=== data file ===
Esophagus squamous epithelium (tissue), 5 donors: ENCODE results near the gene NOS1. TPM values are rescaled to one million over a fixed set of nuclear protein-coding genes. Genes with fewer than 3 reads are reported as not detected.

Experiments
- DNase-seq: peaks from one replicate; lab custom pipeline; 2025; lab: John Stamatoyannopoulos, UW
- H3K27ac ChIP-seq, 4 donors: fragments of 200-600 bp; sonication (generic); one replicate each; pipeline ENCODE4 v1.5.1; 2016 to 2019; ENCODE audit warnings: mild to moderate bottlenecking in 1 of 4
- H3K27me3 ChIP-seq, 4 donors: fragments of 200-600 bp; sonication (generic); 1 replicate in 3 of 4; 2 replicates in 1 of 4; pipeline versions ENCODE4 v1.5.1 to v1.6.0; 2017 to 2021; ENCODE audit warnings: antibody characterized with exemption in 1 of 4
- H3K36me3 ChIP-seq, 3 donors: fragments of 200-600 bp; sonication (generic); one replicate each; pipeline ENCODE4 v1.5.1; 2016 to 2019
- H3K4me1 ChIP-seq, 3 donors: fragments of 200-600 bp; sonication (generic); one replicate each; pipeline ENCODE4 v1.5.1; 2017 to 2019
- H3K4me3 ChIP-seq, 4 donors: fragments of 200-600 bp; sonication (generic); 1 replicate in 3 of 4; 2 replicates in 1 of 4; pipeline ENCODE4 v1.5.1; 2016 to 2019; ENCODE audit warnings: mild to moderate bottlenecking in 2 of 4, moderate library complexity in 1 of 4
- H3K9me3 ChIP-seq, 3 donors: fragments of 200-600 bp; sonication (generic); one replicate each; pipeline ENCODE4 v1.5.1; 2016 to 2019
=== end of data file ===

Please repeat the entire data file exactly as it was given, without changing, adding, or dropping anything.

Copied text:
Esophagus squamous epithelium (tissue), 5 donors: ENCODE results near the gene NOS1. TPM values are rescaled to one million over a fixed set of nuclear protein-coding genes. Genes with fewer than 3 reads are reported as not detected.

Experiments
- DNase-seq: peaks from one replicate; lab custom pipeline; 2025; lab: John Stamatoyannopoulos, UW
- H3K27ac ChIP-seq, 4 donors: fragments of 200-600 bp; sonication (generic); one replicate each; pipeline ENCODE4 v1.5.1; 2016 to 2019; ENCODE audit warnings: mild to moderate bottlenecking in 1 of 4
- H3K27me3 ChIP-seq, 4 donors: fragments of 200-600 bp; sonication (generic); 1 replicate in 3 of 4; 2 replicates in 1 of 4; pipeline versions ENCODE4 v1.5.1 to v1.6.0; 2017 to 2021; ENCODE audit warnings: antibody characterized with exemption in 1 of 4
- H3K36me3 ChIP-seq, 3 donors: fragments of 200-600 bp; sonication (generic); one replicate each; pipeline ENCODE4 v1.5.1; 2016 to 2019
- H3K4me1 ChIP-seq, 3 donors: fragments of 200-600 bp; sonication (generic); one replicate each; pipeline ENCODE4 v1.5.1; 2017 to 2019
- H3K4me3 ChIP-seq, 4 donors: fragments of 200-600 bp; sonication (generic); 1 replicate in 3 of 4; 2 replicates in 1 of 4; pipeline ENCODE4 v1.5.1; 2016 to 2019; ENCODE audit warnings: mild to moderate bottlenecking in 2 of 4, moderate library complexity in 1 of 4
- H3K9me3 ChIP-seq, 3 donors: fragments of 200-600 bp; sonication (generic); one replicate each; pipeline ENCODE4 v1.5.1; 2016 to 2019